Submitted from The MoneyShow, San Francisco. My presentations at this year’s San Francisco MoneyShow (my 5th time being invited to present) will cover my dividend investing strategies like the two detailed below in more detail. If you’re in town, please come by and say hello. I always enjoy meeting people who read and follow my strategies.
In the latter days of July, I wrote several articles covering the historical fact that in recent years, August has been a rough month for stock market investors. Fortunately, the market did not repeat history in the first half of this month, with several straight days of new record closes for the major market indexes. However, now in the last week of the August, the run of new records has taken a pause, and investors are worried where the market will go from here.
2016 has been an unpredictable year for investors, possibly even more so than in the past. In January and February, we saw a pretty severe correction. Typically, a new year comes with optimism about the market. This year that optimism was quickly crushed as the market fell hard. Then, in mid-February, just as the experts were forecasting more losses in 2016, the market took off on a six-month rally. Investors have made 20% to 30% over the last six months, and these gains were in the face of a stalling economy and falling corporate profits. I am pretty sure that there were few pundits who predicted the early in the year correction or the market setting record highs six months later.
My point is that the market swings this year show that it is difficult –or impossible– to predict the intermediate turns in the market. We know there are bull markets, with the occasional bear market to remind us that nothing goes up forever. Market corrections inject the fear that we are in the next bear market, but six times out of seven its just a correction and stock prices soon again move higher. If you are new to stock investing, a correction is a market decline of more than 10%. A bear market is when the major indexes drop by more than 20%, but most bear declines will be in the 30% to 50% range.
If you want to build wealth in the stock market, you need a strategy (or strategies) that will leave you better off financially through both the ups and the downs of the markets. I have researched a lot of different ways to build wealth through stock ownership (If you see me at this MoneyShow or a future event, I would be happy to talk about alternate strategies). After that research, I chose a couple of dividend-focused strategies as my choices to make money in the stock market as it moves through its cycles. At its core, investing for dividends means you always own shares. That share ownership will provide you with a cash income stream that should grow over time. Dividend stocks also let investors more easily ignore the fears in the market and buy shares when share prices are falling. Buying cheaper shares increases the yield on a dividend focused portfolio. In my different newsletters, I employ two core dividend stock investment strategies.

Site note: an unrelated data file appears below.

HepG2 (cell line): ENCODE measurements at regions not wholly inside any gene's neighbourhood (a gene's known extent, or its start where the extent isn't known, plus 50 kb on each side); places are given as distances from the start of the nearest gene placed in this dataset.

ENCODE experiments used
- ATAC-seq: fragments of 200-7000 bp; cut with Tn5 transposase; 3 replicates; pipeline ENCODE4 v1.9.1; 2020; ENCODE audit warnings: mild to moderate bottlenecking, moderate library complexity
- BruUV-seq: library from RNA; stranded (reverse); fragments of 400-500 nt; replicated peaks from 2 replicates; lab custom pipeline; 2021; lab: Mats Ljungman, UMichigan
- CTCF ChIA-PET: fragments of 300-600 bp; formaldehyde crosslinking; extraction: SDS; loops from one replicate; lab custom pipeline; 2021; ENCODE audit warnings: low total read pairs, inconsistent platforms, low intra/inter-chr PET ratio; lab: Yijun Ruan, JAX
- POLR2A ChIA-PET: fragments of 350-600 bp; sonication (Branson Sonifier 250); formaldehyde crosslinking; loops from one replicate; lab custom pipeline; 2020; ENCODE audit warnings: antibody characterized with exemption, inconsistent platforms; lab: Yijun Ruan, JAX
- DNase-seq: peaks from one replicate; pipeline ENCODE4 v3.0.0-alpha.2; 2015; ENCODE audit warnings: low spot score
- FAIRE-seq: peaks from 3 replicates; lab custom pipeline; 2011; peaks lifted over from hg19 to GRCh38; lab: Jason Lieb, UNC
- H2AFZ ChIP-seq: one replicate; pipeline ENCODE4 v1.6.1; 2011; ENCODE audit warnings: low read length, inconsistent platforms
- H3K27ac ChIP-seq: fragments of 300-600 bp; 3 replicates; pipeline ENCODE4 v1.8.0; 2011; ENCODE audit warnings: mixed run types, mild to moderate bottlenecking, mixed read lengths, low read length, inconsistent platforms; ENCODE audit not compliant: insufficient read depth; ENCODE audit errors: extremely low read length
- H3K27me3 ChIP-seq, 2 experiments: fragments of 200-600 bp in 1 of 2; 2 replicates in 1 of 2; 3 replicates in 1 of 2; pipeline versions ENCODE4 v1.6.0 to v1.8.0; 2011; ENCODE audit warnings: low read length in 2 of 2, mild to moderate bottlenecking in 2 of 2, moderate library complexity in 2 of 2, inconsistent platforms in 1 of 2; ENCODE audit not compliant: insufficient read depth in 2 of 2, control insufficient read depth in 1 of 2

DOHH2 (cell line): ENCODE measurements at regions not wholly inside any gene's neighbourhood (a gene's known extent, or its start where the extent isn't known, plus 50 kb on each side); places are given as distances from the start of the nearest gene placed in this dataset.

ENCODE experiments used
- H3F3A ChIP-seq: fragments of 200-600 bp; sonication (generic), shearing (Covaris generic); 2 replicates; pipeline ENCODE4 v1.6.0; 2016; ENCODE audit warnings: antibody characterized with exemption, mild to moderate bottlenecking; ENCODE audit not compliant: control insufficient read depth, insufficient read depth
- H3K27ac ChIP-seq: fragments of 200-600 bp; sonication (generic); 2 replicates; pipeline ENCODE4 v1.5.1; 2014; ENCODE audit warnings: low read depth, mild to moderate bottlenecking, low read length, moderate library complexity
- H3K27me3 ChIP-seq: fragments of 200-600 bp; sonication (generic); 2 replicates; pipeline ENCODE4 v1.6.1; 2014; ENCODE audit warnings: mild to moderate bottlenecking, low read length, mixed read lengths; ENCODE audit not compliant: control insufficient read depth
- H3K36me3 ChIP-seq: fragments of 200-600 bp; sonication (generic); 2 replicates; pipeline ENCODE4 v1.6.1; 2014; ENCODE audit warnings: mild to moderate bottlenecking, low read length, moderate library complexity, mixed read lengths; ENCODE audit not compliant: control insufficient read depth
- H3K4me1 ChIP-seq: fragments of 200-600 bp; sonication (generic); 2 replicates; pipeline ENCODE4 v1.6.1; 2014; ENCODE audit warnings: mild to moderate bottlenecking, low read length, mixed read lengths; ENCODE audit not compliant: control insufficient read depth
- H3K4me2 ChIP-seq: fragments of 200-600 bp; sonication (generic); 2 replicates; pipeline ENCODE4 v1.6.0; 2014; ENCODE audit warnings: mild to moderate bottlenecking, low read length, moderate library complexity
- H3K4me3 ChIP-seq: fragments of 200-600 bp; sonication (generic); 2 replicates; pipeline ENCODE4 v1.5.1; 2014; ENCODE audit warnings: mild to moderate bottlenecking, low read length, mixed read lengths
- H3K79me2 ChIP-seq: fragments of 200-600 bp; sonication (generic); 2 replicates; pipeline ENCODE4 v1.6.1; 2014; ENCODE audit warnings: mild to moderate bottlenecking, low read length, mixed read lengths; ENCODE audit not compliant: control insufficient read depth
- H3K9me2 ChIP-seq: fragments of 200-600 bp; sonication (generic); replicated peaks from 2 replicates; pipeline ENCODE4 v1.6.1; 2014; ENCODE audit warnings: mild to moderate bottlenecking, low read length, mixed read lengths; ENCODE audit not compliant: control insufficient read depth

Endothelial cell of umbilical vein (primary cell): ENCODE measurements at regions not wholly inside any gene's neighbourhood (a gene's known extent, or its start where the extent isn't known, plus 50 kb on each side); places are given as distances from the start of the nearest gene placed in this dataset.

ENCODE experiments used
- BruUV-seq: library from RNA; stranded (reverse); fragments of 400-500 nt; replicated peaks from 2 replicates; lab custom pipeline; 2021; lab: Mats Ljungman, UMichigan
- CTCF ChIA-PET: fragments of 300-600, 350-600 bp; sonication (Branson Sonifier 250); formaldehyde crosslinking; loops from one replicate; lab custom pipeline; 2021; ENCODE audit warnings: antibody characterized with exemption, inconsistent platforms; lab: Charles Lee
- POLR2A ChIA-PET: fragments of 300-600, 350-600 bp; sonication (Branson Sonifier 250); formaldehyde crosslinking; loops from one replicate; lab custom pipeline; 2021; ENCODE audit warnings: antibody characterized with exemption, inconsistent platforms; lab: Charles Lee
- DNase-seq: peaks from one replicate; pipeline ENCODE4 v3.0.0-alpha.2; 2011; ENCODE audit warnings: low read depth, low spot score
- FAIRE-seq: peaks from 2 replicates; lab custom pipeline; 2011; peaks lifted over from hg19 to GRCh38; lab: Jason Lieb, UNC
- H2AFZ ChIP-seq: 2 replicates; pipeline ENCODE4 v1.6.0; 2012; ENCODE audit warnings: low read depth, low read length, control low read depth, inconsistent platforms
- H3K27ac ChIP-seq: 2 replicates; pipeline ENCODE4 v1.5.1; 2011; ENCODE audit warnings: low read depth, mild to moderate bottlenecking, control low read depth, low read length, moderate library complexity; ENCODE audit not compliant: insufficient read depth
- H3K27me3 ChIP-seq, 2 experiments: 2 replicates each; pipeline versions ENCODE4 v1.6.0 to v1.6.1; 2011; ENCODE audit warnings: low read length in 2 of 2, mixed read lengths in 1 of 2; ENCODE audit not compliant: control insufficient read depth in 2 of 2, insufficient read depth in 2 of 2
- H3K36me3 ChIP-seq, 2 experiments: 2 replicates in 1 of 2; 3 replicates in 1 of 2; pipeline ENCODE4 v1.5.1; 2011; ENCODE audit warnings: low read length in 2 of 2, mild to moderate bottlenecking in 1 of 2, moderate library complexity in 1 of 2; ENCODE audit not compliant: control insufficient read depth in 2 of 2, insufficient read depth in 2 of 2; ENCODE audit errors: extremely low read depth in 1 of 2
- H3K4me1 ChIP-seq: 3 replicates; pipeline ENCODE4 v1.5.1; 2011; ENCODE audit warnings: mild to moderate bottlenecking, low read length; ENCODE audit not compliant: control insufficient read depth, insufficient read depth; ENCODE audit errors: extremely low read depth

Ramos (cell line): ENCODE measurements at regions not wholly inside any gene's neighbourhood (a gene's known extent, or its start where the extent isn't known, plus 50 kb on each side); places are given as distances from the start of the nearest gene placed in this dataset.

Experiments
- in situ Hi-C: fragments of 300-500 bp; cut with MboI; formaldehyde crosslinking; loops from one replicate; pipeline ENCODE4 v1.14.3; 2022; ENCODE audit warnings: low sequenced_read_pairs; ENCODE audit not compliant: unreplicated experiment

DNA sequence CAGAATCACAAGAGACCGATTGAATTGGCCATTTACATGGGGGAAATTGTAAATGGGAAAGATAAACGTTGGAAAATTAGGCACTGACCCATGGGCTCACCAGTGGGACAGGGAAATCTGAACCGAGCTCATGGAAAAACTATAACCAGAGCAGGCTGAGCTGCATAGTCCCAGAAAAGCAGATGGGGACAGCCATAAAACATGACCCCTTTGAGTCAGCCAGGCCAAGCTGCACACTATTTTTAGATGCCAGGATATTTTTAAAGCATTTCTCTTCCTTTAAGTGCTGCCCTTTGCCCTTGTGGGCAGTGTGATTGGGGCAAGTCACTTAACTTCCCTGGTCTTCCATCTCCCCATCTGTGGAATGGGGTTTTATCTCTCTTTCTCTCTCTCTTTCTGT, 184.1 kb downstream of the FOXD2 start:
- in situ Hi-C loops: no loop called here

Strategy one involves investing in higher yield stocks. I research high-yield stocks and recommend only those that can continue to pay their current dividends, and gradually increase them in time. A couple of examples include Starwood Property Trust, Inc. (NYSE: STWD), a commercial mortgage finance REIT that yields 8.6% and Communications Sales & Leasing Inc. (Nasdaq: CSAL), a REIT that owns telecommunications infrastructure assets and yields 8.3%. With these stocks, an 8% average yield may very well beat the stock market indexes over the longer term in an economy that is growing at less than 2%.
SEE ALSO: 3 Safe Stocks Yielding Over 11%
Strategy two is to buy income stocks that are growing their dividends at an above-average rate. As the dividends grow, the share prices must eventually follow to keep yields in line with the rest of the market. One example is VTTI Energy Partners LP (NYSE: VTTI), a company that owns energy products storage facilities in Europe, Asia, and North America. My research shows that the VTTI dividend should continue to grow by 12% per year. The stock currently yields 6.7%. Extra Space Storage, Inc. (NYSE: EXR) is a REIT that acquires, owns, and operates self-storage facilities. Extra Space is growing its free cash flow and dividend by more than 20% per year. This type of growth has produced a 21% average annual return for EXR investors over the last 10 years. The stock yields 3.8%.
Sticking to the two strategies I mentioned briefly above has given me the best results over the long-term out of any other strategies that I have tried over my investing career. While they may not be the flashiest, get rich quick schemes peddled by many, following these strategies will incrementally increase wealth over many years no matter what the market does.
If you’re interested in consistently finding dividend stocks like the four above, you can join my community of readers who use a unique tool I have developed called the Monthly Dividend Paycheck Calendar. We’ve been using it for a few years now to deliver a steady stream of monthly income for investors from safe, high-yield stocks. And unlike what the scare mongers out there offer, my Monthly Dividend Paycheck Calendar offers you a real solution whether you’re just looking for extra income or trying to make up for lost time.